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Whittington and his cat.

From English Fairy Tales, by Joseph Jacobs (coll. & ed.)

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When the captain saw this, he sent patterns of the best things he had to the king of the country; who was so much pleased with them, that he sent for the captain to the palace. Here they were placed, as it is the custom of the country, on rich carpets flowered with gold and silver. The king and queen were seated at the upper end of the room; and a number of dishes were brought in for dinner. They had not sat long, when a vast number of rats and mice rushed in, and devoured all the meat in an instant. The captain wondered at this, and asked if these vermin were not unpleasant. "Oh yes," said they, "very offensive, and the king would give half his treasure to be freed of them, for they not only destroy his dinner, as you see, but they assault him in his chamber, and even in bed, and so that he is obliged to be watched while he is sleeping, for fear of them."



The captain jumped for joy; he remembered poor Whittington and his cat, and told the king he had a creature on board the ship that would despatch all these vermin immediately. The king jumped so high at the joy which the news gave him, that his turban dropped off his head. "Bring this creature to me," says he; "vermin are dreadful in a court, and if she will perform what you say, I will load your ship with gold and jewels in exchange for her." The captain, who knew his business, took this opportunity to set forth the merits of Miss Puss. He told his majesty; "It is not very convenient to part with her, as, when she is gone, the rats and mice may destroy the goods in the ship--but to oblige your majesty, I will fetch her." "Run, run!" said the queen; "I am impatient to see the dear creature." Away went the captain to the ship, while another dinner was got ready. He put Puss under his arm, and arrived at the place just in time to see the table full of rats. When the cat saw them, she did not wait for bidding, but jumped out of the captain's arms, and in a few minutes laid almost all the rats and mice dead at her feet. The rest of them in their fright scampered away to their holes.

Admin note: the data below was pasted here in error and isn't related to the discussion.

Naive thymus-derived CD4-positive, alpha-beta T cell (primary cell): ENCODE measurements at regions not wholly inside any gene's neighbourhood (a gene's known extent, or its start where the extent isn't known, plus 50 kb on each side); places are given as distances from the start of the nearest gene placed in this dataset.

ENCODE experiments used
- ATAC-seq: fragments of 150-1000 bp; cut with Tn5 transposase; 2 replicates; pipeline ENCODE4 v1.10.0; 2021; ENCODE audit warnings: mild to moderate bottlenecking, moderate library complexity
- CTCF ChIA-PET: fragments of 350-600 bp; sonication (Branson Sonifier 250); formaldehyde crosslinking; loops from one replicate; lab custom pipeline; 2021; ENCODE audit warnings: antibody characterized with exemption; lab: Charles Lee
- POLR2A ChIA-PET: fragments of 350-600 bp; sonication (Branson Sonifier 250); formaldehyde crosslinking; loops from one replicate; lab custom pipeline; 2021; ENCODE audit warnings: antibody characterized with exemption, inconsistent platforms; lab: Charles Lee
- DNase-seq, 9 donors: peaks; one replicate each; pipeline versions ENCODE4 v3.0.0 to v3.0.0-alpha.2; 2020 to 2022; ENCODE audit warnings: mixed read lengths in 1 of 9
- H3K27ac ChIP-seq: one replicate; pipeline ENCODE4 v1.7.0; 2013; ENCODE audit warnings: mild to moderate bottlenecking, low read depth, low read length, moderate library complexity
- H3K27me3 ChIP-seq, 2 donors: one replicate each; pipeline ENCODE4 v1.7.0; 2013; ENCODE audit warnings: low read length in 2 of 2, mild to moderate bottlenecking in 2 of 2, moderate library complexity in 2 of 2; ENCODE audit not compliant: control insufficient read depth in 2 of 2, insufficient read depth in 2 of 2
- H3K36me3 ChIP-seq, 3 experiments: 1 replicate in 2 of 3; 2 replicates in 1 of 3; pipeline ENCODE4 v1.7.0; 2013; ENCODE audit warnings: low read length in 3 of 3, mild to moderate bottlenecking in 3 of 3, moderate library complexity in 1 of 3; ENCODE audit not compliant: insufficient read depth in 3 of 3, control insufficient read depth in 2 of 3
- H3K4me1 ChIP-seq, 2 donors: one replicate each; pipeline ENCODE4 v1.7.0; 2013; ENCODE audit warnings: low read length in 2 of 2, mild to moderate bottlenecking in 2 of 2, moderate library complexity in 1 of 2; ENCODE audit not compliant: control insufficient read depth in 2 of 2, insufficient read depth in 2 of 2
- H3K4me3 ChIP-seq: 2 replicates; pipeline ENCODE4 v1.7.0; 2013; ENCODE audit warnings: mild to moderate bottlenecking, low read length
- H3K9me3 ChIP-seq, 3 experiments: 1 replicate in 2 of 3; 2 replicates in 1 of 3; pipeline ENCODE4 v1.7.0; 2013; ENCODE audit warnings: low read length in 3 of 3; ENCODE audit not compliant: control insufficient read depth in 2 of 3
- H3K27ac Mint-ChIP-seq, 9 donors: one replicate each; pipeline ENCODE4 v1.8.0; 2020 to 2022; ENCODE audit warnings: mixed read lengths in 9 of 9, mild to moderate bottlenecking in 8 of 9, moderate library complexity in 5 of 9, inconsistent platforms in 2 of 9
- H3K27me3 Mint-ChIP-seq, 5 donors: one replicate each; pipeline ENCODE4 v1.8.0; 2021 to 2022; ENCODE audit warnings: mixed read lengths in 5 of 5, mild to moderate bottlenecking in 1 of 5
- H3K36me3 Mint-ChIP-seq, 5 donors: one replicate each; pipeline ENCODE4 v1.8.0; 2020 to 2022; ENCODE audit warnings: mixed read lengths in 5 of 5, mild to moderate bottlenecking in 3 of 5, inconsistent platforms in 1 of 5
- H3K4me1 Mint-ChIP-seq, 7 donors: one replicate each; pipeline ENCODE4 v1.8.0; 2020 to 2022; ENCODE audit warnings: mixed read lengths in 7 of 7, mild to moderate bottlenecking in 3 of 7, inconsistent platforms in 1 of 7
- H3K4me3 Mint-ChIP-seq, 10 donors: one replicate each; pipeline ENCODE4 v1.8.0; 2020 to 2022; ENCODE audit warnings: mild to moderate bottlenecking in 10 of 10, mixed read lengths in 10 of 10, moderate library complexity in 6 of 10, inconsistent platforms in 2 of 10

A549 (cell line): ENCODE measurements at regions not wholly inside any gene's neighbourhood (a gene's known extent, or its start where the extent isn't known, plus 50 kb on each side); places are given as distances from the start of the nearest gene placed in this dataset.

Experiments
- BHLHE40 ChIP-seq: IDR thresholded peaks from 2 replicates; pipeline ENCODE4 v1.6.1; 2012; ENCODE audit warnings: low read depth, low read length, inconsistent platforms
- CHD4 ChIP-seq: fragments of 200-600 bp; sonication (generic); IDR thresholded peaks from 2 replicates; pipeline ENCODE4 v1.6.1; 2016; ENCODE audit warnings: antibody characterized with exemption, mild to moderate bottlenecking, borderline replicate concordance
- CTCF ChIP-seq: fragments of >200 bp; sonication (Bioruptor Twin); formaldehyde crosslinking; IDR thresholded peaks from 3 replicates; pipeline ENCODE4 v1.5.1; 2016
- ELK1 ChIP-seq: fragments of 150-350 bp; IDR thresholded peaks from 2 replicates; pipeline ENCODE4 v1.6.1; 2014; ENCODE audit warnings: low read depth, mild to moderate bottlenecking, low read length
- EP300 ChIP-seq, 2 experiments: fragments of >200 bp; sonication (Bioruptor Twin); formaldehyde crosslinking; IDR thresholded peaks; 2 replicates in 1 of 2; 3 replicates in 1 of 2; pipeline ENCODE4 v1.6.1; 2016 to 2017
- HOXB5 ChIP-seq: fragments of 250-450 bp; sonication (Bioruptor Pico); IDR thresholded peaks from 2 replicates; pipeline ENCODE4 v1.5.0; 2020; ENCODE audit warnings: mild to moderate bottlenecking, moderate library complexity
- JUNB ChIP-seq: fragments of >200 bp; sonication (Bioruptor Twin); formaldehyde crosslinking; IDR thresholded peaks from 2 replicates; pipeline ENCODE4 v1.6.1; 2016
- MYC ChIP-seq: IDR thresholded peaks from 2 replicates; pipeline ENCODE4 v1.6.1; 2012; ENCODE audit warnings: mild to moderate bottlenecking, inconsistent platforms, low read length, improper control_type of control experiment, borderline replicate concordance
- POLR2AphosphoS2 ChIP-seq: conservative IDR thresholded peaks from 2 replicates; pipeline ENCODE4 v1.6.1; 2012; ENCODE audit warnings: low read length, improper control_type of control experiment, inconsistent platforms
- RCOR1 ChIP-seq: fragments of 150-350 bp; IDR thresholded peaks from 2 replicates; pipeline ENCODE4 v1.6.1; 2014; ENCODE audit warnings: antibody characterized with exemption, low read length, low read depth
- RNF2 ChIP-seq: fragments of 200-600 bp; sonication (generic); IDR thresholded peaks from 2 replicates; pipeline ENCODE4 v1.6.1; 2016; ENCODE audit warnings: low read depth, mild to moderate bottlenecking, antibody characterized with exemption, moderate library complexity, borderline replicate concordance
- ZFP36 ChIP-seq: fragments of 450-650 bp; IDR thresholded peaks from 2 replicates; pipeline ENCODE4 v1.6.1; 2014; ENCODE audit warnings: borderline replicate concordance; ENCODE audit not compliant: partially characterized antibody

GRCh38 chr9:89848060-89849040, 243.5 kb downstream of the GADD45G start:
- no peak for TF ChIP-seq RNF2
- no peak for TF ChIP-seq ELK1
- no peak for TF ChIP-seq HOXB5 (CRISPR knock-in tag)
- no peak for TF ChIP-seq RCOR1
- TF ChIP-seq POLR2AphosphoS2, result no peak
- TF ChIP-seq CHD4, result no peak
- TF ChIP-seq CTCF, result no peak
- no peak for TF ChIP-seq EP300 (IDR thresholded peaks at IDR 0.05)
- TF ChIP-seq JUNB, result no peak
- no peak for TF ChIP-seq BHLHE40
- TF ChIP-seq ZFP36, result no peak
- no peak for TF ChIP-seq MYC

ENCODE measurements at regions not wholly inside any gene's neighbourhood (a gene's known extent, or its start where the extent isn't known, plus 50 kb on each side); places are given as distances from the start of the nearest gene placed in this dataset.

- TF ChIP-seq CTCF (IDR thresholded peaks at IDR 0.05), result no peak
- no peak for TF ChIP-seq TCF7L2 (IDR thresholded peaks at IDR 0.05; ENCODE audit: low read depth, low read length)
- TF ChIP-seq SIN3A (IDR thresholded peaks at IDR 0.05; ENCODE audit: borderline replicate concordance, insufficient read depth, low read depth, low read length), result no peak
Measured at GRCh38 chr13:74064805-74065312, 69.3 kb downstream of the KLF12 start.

The king was quite charmed to get rid so easily of such plagues, and the queen desired that the creature who had done them so great a kindness might be brought to her, that she might look at her. Upon which the captain called: "Pussy, pussy, pussy!" and she came to him. He then presented her to the queen, who started back, and was afraid to touch a creature who had made such a havoc among the rats and mice. However, when the captain stroked the cat and called: "Pussy, pussy," the queen also touched her and cried: "Putty, putty," for she had not learned English. He then put her down on the queen's lap, where she purred and played with her majesty's hand, and then purred herself to sleep. The king, having seen the exploits of Mrs. Puss, and being informed that her kittens would stock the whole country, and keep it free from rats, bargained with the captain for the whole ship's cargo, and then gave him ten times as much for the cat as all the rest amounted to.



The captain then took leave of the royal party, and set sail with a fair wind for England, and after a happy voyage arrived safe in London. One morning, early, Mr. Fitzwarren had just come to his counting-house and seated himself at the desk, to count over the cash, and settle the business for the day, when somebody came tap, tap, at the door. "Who's there?" said Mr. Fitzwarren. "A friend," answered the other; "I come to bring you good news of your ship _Unicorn_." The merchant, bustling up in such a hurry that he forgot his gout, opened the door, and who should he see waiting but the captain and factor, with a cabinet of jewels, and a bill of lading; when he looked at this the merchant lifted up his eyes and thanked Heaven for sending him such a prosperous voyage. They then told the story of the cat, and showed the rich present that the king and queen had sent for her to poor Dick. As soon as the merchant heard this, he called out to his servants: "Go send him in, and tell him of his fame; Pray call him Mr. Whittington by name."

       


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